Regulators in the South East Asian Country say the South Korea crypto tax proposals have been shelved until at least the start of 2023 as commissioners look to define how to classify digital assets as a financial investment.
A representative from the government said that the new tax regime, which was originally meant to come into force in July of this year, were being put on hiatus, mainly due to the problems the country was having with tracking crypto assets due to the decentralized and largely anonymous nature of how blockchains work.
South Korea Crypto Taxes shelved for now as lawmakers face hurdles in classification
The Ruling Democratic Party clearly expressed its objection to the taxation of virtual assets from next year as originally scheduled in consideration of the fairness of taxation. Rep. Roh pointed out that the Ministry of Finance’s policy of enforcing the taxation of virtual assets next year is an administration that ‘ignores reality’, meaning the reality of the situation of actually attempting to track virtual assets held by citizens of the country.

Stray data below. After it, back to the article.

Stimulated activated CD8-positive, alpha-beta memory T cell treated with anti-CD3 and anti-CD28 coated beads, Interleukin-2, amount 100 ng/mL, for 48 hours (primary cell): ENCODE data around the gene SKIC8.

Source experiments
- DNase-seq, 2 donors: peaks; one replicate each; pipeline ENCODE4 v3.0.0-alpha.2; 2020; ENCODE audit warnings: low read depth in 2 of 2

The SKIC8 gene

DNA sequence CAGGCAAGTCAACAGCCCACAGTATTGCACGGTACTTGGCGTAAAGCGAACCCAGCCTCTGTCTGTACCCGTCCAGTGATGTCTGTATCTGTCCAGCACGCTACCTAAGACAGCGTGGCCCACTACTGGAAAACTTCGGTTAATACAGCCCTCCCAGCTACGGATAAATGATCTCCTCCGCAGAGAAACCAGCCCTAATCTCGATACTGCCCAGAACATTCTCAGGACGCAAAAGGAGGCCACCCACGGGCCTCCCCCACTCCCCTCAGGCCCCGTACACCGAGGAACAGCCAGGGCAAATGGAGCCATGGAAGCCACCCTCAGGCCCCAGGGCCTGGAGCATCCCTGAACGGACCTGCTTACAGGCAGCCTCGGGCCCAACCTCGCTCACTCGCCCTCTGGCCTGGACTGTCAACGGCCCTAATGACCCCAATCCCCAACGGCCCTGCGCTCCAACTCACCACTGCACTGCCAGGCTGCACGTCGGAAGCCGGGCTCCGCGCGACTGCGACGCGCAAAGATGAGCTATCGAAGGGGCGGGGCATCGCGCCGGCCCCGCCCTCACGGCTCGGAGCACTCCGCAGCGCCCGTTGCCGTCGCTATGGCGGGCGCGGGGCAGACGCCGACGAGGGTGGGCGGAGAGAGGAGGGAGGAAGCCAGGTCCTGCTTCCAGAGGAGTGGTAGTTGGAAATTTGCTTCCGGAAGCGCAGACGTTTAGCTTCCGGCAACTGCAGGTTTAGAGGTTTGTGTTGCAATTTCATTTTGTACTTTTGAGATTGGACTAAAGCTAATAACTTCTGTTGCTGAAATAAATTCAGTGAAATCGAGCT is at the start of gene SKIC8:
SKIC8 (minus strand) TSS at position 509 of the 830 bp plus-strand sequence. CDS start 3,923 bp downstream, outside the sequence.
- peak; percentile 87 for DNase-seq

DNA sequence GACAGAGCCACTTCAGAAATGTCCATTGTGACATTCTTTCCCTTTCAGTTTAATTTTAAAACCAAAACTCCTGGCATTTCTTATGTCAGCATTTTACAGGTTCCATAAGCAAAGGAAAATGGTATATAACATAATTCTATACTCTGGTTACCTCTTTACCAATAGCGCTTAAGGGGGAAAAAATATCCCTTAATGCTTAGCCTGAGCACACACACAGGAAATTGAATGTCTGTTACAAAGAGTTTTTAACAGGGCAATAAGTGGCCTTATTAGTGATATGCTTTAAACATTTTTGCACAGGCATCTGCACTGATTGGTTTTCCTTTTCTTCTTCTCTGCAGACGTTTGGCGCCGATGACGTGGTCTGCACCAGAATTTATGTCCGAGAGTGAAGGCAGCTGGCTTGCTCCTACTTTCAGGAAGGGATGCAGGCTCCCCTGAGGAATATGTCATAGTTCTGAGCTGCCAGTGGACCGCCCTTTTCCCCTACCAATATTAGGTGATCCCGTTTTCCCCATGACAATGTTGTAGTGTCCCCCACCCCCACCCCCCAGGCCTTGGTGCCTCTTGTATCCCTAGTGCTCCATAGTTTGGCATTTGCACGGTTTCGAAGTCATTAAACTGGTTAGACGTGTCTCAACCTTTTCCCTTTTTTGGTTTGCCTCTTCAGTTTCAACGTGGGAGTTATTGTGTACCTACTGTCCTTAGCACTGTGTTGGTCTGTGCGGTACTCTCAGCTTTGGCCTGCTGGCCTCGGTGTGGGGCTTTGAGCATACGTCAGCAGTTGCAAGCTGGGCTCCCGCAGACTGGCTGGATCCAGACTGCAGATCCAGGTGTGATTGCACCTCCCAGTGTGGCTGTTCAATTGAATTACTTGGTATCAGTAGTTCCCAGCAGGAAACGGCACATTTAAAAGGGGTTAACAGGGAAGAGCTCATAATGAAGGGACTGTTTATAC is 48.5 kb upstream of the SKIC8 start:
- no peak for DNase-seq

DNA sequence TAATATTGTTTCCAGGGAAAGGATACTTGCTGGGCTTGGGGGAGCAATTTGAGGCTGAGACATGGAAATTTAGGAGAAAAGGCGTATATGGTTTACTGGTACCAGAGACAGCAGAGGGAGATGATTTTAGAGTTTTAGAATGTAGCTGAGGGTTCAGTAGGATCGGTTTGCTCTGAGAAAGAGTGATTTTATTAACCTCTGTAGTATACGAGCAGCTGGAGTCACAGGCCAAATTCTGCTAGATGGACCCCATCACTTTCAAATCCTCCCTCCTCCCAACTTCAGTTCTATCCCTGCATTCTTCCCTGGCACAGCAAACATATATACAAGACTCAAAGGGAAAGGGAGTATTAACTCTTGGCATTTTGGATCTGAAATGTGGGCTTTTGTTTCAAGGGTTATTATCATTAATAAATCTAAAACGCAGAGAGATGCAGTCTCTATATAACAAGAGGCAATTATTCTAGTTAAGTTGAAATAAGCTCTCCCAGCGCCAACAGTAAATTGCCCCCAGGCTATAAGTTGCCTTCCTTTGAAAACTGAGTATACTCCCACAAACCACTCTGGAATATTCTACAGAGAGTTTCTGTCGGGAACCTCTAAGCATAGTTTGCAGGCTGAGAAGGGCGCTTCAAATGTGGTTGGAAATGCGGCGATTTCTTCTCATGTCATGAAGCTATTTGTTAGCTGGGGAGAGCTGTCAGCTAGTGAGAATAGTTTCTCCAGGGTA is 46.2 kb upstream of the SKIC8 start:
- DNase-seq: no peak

“The deferral of taxation on virtual assets does not require permission from the Ministry of Finance, but it is a matter to be decided by legislation. It will not only undermine trust in the government, but will only encourage tax evasion.”Rep. Noh Woong-rae of the Democratic Party of South Korea
Several bills were proposed by opposition parties to suspend South Korea crypto tax after The Ministry of Strategy and Finance passed the Income Tax Act which saw virtual assets classified as “other income” previously, setting a 20% levy on income over 2.5 million Won. This essentially looked like the country was going after assets in wallets on crypto exchanges.
At the same time, the South Korean government also proposed expanding taxes on companies which hired foreign workers, and cut corporate taxes for companies which were focused on ‘bringing production capacities back to the country’.